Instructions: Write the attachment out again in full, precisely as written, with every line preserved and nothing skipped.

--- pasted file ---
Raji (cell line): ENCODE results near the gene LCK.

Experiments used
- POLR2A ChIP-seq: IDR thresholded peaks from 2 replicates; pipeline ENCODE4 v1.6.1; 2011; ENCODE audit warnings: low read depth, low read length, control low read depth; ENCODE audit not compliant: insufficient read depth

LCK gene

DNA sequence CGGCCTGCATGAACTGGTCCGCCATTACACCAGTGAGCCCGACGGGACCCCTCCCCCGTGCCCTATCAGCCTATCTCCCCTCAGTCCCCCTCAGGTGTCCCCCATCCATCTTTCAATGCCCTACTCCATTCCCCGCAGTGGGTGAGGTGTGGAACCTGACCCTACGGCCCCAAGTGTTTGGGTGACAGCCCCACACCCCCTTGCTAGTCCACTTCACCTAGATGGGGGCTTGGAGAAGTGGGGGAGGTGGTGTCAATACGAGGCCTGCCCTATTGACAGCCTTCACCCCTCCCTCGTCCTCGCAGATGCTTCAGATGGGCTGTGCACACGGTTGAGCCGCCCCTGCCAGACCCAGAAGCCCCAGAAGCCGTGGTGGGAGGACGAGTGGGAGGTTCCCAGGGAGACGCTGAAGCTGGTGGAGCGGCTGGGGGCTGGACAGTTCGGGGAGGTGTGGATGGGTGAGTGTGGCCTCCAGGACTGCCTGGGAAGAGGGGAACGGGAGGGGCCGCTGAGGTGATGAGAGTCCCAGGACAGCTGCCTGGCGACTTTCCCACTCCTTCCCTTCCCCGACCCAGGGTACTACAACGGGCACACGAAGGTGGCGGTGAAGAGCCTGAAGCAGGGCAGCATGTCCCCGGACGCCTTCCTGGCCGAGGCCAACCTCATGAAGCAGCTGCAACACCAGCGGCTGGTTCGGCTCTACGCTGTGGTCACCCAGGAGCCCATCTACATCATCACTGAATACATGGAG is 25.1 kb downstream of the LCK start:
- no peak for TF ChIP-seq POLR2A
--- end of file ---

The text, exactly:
Raji (cell line): ENCODE results near the gene LCK.

Experiments used
- POLR2A ChIP-seq: IDR thresholded peaks from 2 replicates; pipeline ENCODE4 v1.6.1; 2011; ENCODE audit warnings: low read depth, low read length, control low read depth; ENCODE audit not compliant: insufficient read depth

LCK gene

DNA sequence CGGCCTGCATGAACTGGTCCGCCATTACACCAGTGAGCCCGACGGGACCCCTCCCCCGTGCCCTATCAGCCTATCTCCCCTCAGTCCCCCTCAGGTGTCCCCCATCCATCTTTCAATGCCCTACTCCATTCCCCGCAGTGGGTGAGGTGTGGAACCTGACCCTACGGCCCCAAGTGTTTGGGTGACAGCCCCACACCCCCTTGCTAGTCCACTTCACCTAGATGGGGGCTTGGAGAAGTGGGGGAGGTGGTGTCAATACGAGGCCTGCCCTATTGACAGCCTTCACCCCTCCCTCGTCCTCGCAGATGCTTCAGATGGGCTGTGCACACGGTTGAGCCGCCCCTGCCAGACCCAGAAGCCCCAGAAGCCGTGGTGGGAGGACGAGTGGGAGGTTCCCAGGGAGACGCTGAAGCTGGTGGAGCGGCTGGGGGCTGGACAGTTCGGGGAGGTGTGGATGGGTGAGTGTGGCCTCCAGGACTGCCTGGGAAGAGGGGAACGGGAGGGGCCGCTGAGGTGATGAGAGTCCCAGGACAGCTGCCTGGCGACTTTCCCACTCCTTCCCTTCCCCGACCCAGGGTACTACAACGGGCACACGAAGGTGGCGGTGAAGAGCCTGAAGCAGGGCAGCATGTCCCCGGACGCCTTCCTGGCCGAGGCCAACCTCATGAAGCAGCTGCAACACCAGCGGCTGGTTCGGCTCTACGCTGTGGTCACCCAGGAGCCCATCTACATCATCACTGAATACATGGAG is 25.1 kb downstream of the LCK start:
- no peak for TF ChIP-seq POLR2A